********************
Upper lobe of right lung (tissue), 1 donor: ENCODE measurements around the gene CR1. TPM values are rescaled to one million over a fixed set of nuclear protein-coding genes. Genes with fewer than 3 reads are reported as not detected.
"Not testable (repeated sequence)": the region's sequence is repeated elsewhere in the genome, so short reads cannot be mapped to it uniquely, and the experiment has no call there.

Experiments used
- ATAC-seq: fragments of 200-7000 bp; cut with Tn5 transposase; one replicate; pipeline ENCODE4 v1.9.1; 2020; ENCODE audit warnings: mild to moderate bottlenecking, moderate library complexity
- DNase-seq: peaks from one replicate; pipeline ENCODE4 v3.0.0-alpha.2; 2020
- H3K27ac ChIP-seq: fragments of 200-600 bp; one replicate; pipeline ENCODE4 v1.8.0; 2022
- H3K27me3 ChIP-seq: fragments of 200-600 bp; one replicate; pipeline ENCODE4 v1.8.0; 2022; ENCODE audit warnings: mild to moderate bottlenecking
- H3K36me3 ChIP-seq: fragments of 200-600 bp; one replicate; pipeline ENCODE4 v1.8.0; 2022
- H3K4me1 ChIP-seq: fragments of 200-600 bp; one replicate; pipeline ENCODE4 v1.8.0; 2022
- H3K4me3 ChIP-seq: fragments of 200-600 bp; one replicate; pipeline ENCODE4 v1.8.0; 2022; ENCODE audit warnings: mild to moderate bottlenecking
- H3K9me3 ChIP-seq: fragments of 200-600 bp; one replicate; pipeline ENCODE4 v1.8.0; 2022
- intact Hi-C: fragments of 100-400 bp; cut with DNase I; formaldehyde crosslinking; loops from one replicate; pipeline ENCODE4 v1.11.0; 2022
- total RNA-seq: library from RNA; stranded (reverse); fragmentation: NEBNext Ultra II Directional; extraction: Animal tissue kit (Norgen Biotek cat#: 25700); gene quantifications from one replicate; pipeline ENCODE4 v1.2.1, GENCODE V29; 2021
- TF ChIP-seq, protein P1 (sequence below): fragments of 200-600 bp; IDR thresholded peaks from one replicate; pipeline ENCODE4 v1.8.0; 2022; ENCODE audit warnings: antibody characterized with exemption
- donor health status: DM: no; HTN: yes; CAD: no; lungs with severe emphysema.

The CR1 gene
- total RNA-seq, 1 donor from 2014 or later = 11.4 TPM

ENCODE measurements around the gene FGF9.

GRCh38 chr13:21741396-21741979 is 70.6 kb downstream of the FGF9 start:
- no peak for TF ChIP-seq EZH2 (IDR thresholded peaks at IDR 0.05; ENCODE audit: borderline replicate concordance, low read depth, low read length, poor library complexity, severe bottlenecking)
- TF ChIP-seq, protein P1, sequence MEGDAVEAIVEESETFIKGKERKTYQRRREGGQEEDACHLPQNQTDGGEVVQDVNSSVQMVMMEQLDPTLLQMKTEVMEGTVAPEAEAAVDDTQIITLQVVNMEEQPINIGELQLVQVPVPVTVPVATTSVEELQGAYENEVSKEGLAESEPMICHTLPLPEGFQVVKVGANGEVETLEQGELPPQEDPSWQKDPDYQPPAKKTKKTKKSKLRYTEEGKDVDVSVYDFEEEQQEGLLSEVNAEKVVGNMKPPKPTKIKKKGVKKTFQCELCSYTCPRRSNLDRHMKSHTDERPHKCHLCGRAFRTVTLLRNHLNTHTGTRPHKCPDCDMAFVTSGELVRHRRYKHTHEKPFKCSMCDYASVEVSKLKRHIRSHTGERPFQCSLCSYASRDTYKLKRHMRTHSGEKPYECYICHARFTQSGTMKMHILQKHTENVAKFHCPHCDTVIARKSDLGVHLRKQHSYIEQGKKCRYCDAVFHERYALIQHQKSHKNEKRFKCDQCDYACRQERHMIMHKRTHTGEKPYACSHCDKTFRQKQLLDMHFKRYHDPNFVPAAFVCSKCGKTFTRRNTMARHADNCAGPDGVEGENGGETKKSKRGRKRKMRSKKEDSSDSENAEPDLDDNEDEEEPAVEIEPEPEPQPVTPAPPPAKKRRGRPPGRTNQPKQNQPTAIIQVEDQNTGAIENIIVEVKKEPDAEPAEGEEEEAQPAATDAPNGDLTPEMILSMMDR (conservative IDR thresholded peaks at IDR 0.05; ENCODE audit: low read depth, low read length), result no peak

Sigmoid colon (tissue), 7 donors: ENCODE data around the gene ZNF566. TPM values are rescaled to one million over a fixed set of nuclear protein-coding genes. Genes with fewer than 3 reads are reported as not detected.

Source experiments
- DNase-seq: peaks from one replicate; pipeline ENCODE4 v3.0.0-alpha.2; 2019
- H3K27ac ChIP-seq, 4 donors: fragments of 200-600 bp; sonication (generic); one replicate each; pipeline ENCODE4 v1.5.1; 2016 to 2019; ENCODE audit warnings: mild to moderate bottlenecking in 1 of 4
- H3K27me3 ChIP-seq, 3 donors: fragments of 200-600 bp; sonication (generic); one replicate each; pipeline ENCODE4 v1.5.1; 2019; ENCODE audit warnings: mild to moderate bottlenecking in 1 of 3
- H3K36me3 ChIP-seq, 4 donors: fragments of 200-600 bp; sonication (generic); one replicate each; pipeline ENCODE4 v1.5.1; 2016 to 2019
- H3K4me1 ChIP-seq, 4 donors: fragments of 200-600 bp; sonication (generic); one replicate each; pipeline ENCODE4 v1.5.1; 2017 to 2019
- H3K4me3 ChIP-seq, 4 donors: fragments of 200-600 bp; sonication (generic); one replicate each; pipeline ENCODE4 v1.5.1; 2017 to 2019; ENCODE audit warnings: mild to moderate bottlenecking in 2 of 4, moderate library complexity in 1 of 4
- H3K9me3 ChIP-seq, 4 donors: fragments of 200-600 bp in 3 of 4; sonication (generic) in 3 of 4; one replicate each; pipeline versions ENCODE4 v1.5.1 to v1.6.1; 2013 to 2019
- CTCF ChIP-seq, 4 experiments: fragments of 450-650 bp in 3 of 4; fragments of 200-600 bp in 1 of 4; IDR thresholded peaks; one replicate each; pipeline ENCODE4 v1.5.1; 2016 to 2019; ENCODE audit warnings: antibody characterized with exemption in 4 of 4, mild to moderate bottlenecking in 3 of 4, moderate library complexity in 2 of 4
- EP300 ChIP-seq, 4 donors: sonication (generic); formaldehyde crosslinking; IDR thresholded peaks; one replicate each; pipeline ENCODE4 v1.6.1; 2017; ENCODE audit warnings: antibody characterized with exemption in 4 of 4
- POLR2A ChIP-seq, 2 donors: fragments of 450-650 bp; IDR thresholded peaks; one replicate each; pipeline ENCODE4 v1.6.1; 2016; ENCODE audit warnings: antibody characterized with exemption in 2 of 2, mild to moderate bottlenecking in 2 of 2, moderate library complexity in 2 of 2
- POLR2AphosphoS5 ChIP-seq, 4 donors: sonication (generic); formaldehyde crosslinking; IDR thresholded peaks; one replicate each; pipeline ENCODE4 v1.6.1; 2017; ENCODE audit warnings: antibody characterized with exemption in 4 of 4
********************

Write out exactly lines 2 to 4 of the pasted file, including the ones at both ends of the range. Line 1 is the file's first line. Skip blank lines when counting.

"Not testable (repeated sequence)": the region's sequence is repeated elsewhere in the genome, so short reads cannot be mapped to it uniquely, and the experiment has no call there.

Experiments used
- ATAC-seq: fragments of 200-7000 bp; cut with Tn5 transposase; one replicate; pipeline ENCODE4 v1.9.1; 2020; ENCODE audit warnings: mild to moderate bottlenecking, moderate library complexity